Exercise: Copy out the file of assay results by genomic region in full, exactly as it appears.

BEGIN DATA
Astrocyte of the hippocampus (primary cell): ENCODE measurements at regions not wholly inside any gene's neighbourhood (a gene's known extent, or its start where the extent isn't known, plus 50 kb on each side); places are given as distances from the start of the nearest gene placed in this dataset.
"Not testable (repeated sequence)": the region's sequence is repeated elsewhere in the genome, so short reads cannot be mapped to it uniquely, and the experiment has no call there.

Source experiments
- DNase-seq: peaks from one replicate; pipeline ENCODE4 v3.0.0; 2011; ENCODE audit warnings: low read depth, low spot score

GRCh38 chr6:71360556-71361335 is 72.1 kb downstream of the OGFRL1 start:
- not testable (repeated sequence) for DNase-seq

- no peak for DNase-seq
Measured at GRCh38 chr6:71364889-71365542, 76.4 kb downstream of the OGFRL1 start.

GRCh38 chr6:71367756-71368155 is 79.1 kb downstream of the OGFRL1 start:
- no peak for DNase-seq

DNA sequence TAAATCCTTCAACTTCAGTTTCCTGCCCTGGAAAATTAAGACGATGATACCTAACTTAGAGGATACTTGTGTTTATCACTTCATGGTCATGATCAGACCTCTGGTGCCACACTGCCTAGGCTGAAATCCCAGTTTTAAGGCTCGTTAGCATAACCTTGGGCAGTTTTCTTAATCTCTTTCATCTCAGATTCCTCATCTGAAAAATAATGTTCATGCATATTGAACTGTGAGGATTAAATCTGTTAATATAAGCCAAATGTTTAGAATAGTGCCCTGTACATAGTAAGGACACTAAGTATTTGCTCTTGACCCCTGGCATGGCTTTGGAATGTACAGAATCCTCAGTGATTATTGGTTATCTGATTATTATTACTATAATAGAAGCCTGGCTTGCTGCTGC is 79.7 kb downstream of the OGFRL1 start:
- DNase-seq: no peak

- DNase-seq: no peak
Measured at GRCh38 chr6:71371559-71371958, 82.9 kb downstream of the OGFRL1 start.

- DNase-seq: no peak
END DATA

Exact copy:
Astrocyte of the hippocampus (primary cell): ENCODE measurements at regions not wholly inside any gene's neighbourhood (a gene's known extent, or its start where the extent isn't known, plus 50 kb on each side); places are given as distances from the start of the nearest gene placed in this dataset.
"Not testable (repeated sequence)": the region's sequence is repeated elsewhere in the genome, so short reads cannot be mapped to it uniquely, and the experiment has no call there.

Source experiments
- DNase-seq: peaks from one replicate; pipeline ENCODE4 v3.0.0; 2011; ENCODE audit warnings: low read depth, low spot score

GRCh38 chr6:71360556-71361335 is 72.1 kb downstream of the OGFRL1 start:
- not testable (repeated sequence) for DNase-seq

- no peak for DNase-seq
Measured at GRCh38 chr6:71364889-71365542, 76.4 kb downstream of the OGFRL1 start.

GRCh38 chr6:71367756-71368155 is 79.1 kb downstream of the OGFRL1 start:
- no peak for DNase-seq

DNA sequence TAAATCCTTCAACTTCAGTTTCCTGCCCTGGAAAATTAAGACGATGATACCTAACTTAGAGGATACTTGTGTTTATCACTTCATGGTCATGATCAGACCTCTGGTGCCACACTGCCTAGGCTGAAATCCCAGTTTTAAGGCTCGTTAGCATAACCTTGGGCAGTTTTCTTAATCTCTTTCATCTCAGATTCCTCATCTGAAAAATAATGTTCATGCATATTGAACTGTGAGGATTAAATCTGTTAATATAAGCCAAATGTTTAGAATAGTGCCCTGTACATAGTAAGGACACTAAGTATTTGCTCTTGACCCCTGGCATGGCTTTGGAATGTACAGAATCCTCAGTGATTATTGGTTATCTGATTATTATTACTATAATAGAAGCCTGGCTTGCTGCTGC is 79.7 kb downstream of the OGFRL1 start:
- DNase-seq: no peak

- DNase-seq: no peak
Measured at GRCh38 chr6:71371559-71371958, 82.9 kb downstream of the OGFRL1 start.

- DNase-seq: no peak